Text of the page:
Pay rise for federal workers as Trump signs spending bill

By on 19/02/2019 | Updated on 24/09/2020
Show me the money – at last. US civil servants set for pay hike (Image courtesy: Sharon McCutcheon/Unsplash).

The long-awaited, much fought-over pay deal for US federal workers finally went through last week, after President Trump signed off a spending package to avoid another government shutdown.

The new bill provides funding for government until September 30, and awards federal staff a 1.9% pay raise backdated to the beginning of the year.

The pay rise represents a defeat for Trump, who a year ago set out his plans to enforce a pay freeze throughout the 2019 budget period and called for the introduction of performance-related pay.

Pay battle

In a letter in late August Trump reiterated his stance saying: “I have determined that for 2019, both across‑the‑board pay increases and locality pay increases will be set at zero.”

“In light of our Nation’s fiscal situation, Federal employee pay must be performance-based,” he wrote.

Despite wavering in September, saying he would “take a good hard look” at the issue after opposition from unions, Democrats and some Republican politicians, he continued pushing for the freeze, eventually signing an executive order on the issue in December.

Victory, for now

Unions welcomed last week’s decision to overturn that order. NTEU National President Tony Reardon said the pay freeze had been an “insulting action” taken by the administration. “To say federal employees are relieved is an understatement,” he said.

“This funding package, while not perfect, shows that the American people want their agencies up and running, delivering services, and their civil servants to be treated with respect,” he added.

Employees will now see a 1.4% raise across the board and a 0.5% locality pay adjustment.

The next step to enact the pay rise is for Trump to sign another executive order “authorising a 1.9 percent raise and publishing new pay tables across the various compensation structures,” according to Government Executive.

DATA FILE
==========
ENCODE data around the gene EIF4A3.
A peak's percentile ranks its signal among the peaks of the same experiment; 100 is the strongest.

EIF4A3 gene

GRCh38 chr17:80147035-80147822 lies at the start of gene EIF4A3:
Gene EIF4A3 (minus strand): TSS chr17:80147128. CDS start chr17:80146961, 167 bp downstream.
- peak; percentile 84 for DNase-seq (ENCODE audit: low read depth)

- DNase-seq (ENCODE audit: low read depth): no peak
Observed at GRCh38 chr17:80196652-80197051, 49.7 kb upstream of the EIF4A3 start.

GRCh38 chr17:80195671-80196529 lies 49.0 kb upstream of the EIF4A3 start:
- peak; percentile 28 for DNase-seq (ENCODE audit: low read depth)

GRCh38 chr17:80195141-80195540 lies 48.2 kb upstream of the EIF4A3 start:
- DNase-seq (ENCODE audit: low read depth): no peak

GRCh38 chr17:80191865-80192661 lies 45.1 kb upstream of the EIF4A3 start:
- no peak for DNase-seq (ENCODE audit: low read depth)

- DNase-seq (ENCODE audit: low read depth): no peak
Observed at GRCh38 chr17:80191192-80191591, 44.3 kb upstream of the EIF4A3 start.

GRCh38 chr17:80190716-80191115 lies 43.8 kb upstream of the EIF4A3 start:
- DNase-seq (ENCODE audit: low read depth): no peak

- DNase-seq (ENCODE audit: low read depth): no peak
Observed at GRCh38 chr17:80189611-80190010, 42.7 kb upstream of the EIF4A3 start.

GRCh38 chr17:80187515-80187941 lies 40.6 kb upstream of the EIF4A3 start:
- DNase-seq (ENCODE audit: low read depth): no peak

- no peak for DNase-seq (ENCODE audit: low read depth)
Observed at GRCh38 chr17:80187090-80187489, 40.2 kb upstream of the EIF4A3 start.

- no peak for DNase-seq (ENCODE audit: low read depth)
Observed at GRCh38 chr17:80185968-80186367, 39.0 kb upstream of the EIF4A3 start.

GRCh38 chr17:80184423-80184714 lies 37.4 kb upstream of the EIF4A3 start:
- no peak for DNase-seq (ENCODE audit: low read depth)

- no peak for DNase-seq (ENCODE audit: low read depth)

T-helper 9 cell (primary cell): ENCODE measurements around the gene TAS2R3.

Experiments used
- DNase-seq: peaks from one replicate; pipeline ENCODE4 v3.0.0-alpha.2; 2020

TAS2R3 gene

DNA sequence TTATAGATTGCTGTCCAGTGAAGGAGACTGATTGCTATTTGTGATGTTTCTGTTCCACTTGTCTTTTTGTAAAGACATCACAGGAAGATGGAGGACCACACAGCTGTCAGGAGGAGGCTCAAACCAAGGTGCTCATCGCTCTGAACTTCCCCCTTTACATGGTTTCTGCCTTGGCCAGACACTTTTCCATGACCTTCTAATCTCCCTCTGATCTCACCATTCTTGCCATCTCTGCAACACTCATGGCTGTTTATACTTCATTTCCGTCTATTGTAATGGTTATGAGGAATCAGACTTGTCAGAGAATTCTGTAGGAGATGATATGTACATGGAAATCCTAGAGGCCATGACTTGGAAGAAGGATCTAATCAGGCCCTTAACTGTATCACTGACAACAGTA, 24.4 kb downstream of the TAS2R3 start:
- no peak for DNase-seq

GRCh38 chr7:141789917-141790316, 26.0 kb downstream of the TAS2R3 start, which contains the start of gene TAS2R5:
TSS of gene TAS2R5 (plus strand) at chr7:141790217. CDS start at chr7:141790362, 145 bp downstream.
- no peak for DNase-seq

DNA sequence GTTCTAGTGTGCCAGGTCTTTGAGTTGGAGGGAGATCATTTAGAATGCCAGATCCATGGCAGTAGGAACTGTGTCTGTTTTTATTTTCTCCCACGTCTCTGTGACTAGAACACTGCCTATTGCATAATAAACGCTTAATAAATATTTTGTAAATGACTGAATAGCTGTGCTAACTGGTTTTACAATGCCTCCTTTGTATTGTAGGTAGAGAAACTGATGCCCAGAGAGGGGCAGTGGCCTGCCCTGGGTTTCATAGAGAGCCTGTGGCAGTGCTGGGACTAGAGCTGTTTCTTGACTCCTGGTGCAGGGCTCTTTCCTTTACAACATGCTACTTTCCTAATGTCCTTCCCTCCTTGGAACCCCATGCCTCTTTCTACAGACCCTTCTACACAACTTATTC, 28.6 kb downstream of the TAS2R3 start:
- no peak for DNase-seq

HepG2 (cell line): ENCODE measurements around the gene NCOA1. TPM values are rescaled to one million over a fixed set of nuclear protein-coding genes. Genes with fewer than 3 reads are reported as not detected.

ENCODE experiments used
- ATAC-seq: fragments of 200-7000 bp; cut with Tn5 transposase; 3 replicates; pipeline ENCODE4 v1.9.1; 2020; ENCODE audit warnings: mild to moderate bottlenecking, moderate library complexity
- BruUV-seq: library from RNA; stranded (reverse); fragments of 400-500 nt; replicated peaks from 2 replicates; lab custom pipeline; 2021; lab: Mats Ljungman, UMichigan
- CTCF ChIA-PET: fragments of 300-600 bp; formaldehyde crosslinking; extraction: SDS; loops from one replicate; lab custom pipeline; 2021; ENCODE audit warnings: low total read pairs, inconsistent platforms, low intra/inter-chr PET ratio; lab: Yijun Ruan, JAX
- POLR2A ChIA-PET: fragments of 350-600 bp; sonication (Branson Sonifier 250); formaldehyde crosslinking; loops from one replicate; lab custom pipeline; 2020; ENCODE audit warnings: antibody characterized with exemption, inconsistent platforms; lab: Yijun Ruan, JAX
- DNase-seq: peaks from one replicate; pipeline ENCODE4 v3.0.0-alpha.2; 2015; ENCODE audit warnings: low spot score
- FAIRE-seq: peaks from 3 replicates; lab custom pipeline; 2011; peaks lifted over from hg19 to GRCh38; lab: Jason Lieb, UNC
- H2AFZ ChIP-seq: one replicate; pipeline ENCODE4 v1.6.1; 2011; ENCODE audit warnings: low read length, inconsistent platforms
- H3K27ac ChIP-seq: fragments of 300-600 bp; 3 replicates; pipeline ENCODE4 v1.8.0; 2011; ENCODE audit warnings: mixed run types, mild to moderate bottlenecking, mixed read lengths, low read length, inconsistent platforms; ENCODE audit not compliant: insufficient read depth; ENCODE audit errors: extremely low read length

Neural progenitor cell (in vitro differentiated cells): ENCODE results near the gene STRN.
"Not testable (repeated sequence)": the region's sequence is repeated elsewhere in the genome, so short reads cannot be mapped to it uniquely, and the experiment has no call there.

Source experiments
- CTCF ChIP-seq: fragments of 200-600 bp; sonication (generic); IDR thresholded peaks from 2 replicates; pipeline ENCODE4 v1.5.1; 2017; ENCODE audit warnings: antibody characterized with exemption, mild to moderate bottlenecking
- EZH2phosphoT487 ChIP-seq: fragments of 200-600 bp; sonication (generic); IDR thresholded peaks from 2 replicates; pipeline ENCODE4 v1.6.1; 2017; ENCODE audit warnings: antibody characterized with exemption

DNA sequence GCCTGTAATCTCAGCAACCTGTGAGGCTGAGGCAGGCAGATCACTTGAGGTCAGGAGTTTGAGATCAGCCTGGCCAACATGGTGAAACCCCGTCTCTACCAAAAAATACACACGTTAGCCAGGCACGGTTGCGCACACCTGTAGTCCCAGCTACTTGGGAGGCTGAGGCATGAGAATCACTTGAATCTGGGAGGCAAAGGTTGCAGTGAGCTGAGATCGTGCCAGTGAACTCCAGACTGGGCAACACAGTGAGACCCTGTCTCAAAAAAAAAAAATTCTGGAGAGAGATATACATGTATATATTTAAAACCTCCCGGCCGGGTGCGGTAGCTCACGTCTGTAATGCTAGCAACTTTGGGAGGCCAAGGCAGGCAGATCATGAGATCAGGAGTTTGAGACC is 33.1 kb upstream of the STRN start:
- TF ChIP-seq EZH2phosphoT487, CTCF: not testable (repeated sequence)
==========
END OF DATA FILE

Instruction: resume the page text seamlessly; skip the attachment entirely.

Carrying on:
It’s hoped the process to enact the retroactive pay rise will run more smoothly than it has for post-shutdown back pay.

Catching up

According to a letter from three Democratic representatives to Office of Management and Budget director Mick Mulvaney and Office of Personnel Management acting director Margaret Weichert, thousands of workers are still without money owed to them following the 35-day partial government shutdown.

House Oversight and Reform Chairman Elijah Cummings (D-Md.), Government Operations Subcommittee Chairman Gerry Connolly (D-Va.) and freshman Rep. Jennifer Wexton (D-Va.) wrote: “We have heard reports of many instances of shorted pay and inconsistent tax deductions that left workers unable to make mortgage or rent payments.

“They also received pay-checks that did not reflect adjustments for missed insurance premiums, Thrift Savings Plan loan repayments, and court-ordered deductions, which have resulted in confusion and additional burdens on federal workers.”

About Natalie Leal

Natalie is a freelance journalist whose work has been published by The Sun Online, The Guardian, Novara Media, Positive News, and Welfare Weekly, among others. She also writes reports and case studies on global business trends for behavioural insights agency, Canvas8. Prior to working as a journalist Natalie worked for the public sector in social services for several years. She switched careers in 2013 after winning a fully funded NCTJ in a national writing competition. She holds a Masters degree in social anthropology from Sussex University where she specialised in processes of social change and international conflict and reconciliation processes.

One Comment

  1. Bob Wilson says:

    We don’t have a “Parliament” in the U.S.

    I hope this helps. Thank you.

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